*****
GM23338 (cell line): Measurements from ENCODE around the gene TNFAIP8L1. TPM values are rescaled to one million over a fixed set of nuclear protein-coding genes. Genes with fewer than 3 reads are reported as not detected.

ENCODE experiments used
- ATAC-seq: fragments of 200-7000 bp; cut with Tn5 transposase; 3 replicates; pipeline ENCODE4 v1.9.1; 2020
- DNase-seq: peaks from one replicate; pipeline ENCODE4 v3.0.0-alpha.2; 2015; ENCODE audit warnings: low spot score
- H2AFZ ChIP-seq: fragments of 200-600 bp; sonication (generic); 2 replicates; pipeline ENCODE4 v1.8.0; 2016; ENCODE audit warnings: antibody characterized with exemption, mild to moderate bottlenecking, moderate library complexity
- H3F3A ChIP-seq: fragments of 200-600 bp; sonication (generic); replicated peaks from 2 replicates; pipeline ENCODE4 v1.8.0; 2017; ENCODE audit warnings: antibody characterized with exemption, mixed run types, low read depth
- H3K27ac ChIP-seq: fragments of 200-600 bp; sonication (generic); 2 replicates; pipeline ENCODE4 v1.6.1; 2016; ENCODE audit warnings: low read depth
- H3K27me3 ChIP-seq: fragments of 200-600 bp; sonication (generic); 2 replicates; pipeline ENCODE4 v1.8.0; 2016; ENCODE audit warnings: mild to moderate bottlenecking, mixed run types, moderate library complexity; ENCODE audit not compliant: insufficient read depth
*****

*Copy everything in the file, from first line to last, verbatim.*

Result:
GM23338 (cell line): Measurements from ENCODE around the gene TNFAIP8L1. TPM values are rescaled to one million over a fixed set of nuclear protein-coding genes. Genes with fewer than 3 reads are reported as not detected.

ENCODE experiments used
- ATAC-seq: fragments of 200-7000 bp; cut with Tn5 transposase; 3 replicates; pipeline ENCODE4 v1.9.1; 2020
- DNase-seq: peaks from one replicate; pipeline ENCODE4 v3.0.0-alpha.2; 2015; ENCODE audit warnings: low spot score
- H2AFZ ChIP-seq: fragments of 200-600 bp; sonication (generic); 2 replicates; pipeline ENCODE4 v1.8.0; 2016; ENCODE audit warnings: antibody characterized with exemption, mild to moderate bottlenecking, moderate library complexity
- H3F3A ChIP-seq: fragments of 200-600 bp; sonication (generic); replicated peaks from 2 replicates; pipeline ENCODE4 v1.8.0; 2017; ENCODE audit warnings: antibody characterized with exemption, mixed run types, low read depth
- H3K27ac ChIP-seq: fragments of 200-600 bp; sonication (generic); 2 replicates; pipeline ENCODE4 v1.6.1; 2016; ENCODE audit warnings: low read depth
- H3K27me3 ChIP-seq: fragments of 200-600 bp; sonication (generic); 2 replicates; pipeline ENCODE4 v1.8.0; 2016; ENCODE audit warnings: mild to moderate bottlenecking, mixed run types, moderate library complexity; ENCODE audit not compliant: insufficient read depth